The Cleveland Browns may be in the beginning stages of a massive rebuild, but they haven’t wasted any time getting to work in the 2017 offseason.
Everyone could recognize that the Cleveland Browns were a team lacking in talent during the 2016 season. The roster that was purged of high-dollar veterans the offseason before resembled something an expansion might put on the field in Year 1.
While the Browns might not have been the worst overall team to take an NFL field last season, they did finish with the league’s worst record. This is just fine, though, because Cleveland now has its pick of players from the upcoming draft, along with the 12th overall pick and two more picks in the second round.
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Even if the Browns are relatively quiet in free agency, they can conceivably add four new starters just in the draft. That’s pretty good, especially for a team that is looking to build through the draft and with young acquisitions.
Plenty of folks are going to mock the 1-15 Browns and their “moneyball” front office led by former baseball executive Paul DePodesta, at least until the team starts putting a quality product on the field. This is because many of the moves the Browns have made and are making aren’t going to make a splash. The one’s that do—like the recent four-year, $50 million extension for linebacker Jamie Collins—are going to have detractors pointing out the obvious. The Browns are going to have to overspend to get or keep top-tier players.
This appears to be part of Cleveland’s approach, though. The team isn’t going to mind overpaying for players it views as young, essential building blocks. The team also recently gave cornerback Jamar Taylor a three-year extension. If you count 2015 first-round pick Danny Shelton, the Browns now have a core player to build around at each level of the defense.
Making these types of moves are essential to what the Browns are trying to do with their roster, and the team is off to a solid start to the offseason. However, it’s the less-heralded moves that are going to really allow this building strategy to work.
Cleveland kicked off the offseason by claiming safety Tyvis Powell off waivers from the Seattle Seahawks. Powell has just eight games and three tackles under his belt as a pro, so his addition isn’t exactly going to make waves. However, there are two key components that make his addition an important one. He is young and has potential coming out of a quality Ohio State program. Powell also actually wants to be with the Browns. What’s more, Powell is an Ohio native and grew up a Cleveland fan. Now he gets to play for the franchise.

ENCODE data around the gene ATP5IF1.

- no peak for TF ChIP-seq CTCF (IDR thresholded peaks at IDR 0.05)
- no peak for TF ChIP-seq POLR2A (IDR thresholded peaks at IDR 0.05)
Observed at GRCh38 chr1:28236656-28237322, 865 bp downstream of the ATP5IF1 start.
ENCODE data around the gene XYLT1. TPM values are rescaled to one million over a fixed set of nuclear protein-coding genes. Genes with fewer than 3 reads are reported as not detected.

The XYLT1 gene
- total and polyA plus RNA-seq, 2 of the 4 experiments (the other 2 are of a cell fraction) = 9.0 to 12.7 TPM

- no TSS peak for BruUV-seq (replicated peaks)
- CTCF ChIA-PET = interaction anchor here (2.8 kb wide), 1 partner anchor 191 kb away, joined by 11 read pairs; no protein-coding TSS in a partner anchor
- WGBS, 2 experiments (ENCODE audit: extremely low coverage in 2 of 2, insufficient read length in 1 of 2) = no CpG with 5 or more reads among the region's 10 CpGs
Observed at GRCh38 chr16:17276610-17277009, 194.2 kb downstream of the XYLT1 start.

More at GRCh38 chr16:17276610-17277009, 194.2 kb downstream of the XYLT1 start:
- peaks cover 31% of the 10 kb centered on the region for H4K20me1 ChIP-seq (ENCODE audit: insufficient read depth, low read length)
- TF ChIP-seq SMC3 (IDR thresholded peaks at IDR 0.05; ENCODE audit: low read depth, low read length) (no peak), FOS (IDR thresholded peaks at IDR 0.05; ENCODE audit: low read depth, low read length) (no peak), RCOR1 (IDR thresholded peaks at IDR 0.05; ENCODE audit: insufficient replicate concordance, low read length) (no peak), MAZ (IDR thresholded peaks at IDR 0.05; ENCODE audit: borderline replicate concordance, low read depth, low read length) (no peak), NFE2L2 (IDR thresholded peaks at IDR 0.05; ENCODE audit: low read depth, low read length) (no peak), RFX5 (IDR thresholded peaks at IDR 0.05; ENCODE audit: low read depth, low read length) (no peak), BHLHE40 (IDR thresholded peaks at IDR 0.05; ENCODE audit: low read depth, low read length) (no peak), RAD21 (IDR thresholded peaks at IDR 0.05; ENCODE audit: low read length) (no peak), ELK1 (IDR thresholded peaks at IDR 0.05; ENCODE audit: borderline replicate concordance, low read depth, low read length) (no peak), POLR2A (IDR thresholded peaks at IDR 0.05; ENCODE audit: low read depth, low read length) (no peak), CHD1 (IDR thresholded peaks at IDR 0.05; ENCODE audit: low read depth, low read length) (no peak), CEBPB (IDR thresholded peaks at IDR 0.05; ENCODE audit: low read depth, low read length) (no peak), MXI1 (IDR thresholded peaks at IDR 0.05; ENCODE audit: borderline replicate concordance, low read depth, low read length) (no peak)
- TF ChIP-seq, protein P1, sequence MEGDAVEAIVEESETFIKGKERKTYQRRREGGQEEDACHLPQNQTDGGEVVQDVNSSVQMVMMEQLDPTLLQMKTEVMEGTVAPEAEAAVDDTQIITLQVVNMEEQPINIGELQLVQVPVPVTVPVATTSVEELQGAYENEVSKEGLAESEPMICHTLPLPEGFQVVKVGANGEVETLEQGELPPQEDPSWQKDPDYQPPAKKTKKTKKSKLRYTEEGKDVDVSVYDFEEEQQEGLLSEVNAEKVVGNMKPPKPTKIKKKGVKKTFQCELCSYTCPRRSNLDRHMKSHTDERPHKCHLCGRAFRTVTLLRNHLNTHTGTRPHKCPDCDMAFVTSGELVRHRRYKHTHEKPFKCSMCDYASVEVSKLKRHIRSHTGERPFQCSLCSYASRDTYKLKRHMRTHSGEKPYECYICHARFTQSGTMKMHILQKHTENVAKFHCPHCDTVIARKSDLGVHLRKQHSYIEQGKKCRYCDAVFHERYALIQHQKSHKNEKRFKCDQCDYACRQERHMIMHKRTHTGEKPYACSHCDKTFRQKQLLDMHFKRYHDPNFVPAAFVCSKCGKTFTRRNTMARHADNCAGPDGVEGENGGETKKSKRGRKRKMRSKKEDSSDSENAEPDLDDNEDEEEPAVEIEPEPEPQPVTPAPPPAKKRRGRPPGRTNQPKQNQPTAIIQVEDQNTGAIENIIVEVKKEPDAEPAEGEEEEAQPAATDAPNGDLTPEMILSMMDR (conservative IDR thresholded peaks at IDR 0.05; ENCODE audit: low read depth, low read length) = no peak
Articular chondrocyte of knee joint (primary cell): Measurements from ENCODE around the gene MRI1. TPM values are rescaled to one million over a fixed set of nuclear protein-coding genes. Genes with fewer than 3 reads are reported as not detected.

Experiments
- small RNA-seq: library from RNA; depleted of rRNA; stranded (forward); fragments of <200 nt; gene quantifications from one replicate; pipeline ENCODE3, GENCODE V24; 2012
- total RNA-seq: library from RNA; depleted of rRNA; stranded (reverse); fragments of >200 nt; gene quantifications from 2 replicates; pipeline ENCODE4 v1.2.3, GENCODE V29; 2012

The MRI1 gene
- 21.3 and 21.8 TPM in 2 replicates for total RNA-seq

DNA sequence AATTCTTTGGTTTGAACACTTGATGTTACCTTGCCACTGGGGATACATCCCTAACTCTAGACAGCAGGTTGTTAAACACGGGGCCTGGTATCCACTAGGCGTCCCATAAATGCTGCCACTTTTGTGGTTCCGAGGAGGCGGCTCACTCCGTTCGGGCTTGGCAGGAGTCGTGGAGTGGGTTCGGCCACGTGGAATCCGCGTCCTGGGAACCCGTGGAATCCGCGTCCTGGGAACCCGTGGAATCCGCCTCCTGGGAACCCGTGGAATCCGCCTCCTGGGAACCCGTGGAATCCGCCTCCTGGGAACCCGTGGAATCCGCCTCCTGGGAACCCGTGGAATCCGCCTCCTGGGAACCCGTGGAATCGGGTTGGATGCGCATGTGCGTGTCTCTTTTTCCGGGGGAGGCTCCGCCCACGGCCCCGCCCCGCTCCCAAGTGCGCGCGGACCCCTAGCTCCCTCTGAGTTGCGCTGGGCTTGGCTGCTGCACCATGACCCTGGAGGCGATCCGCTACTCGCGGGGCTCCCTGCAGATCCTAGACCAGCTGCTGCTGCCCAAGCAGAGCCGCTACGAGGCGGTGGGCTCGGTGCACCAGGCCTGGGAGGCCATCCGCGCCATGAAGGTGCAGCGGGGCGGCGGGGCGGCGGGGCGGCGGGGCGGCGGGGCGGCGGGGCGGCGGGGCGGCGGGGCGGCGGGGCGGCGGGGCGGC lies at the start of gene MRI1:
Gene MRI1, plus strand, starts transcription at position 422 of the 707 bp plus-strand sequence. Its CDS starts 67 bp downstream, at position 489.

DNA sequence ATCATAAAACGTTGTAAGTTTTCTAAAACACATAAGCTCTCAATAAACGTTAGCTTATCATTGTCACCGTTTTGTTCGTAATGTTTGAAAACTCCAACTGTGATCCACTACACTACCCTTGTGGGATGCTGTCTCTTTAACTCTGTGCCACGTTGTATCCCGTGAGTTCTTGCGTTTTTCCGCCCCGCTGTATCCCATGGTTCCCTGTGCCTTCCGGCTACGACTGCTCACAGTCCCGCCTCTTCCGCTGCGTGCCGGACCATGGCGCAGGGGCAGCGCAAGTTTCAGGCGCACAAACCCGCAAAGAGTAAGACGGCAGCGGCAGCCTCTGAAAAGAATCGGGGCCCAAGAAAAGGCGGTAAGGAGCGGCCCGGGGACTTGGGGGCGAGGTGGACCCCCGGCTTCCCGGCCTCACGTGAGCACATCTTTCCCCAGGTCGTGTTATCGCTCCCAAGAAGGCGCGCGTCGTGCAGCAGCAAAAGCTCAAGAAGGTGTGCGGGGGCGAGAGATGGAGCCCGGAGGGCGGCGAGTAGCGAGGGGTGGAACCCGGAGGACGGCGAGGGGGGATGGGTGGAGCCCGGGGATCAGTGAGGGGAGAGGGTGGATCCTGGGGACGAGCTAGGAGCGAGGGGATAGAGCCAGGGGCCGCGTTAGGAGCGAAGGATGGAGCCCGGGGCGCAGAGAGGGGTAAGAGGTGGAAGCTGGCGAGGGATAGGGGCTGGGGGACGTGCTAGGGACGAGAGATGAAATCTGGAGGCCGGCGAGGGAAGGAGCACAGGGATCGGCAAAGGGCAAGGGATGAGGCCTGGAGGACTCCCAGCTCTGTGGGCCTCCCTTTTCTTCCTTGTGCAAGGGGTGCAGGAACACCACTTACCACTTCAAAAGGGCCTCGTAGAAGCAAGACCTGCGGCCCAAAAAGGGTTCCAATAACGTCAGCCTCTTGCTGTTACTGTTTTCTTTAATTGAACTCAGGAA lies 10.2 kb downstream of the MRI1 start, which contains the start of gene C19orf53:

“You grow up watching your hometown team and you get to finally become part of your hometown team, it’s a blessing, ” Powell said, per Doug Lesmerises of Cleveland.com. “It doesn’t happen a lot and I’m going to be taking full advantage of this opportunity.”
Even if Powell is strictly a special-teamer, teams need those and he appears to be one who will play hard in the role. It’s an underrated move, sure, but it’s a smart one.
On Friday, the Browns also re-signed receiver Rannell Hall, according to Mary Kay Cabot of Cleveland.com:
#Browns have re-signed WR Rannell Hall, who missed all last season with a leg injury
This also doesn’t come across as a big move because Hall, a product of the 2015 draft, missed last year with an injury and has just one appearance as a pro. Yet, Hall is still a 6-0, 198-pound receiver with a lot of athletic potential.
“I was kind of hoping he wouldn’t look very good at the Senior Bowl so I can keep him under the radar,” one unnamed NFC scout told NFL Media’s Lance Zierlein heading into the 2015 draft.
Again, even if Hall is little more than a special-teams player, he’s young enough to stick around for the foreseeable future. So why does it matter that the Browns are moving quickly to add young developmental talents that others in the league might not care about? It’s important because this is exactly the type of player teams usually spend late-round draft picks on.
Even if Hall and Powell end up being little more than camp competition, Cleveland has essentially saved itself two late-round picks on their ilk. This means the Browns can throw that draft capital at other positions, such as a developmental pass-rusher or running back, or use it to move up and select someone in the earlier stages in the draft.
Then again, one of the two might end up becoming a starter in Cleveland for the next decade. When you add these moves alongside the long-term deal for Collins, it’s difficult to dislike Cleveland’s start to the 2017 offseason—even if few are taking notice.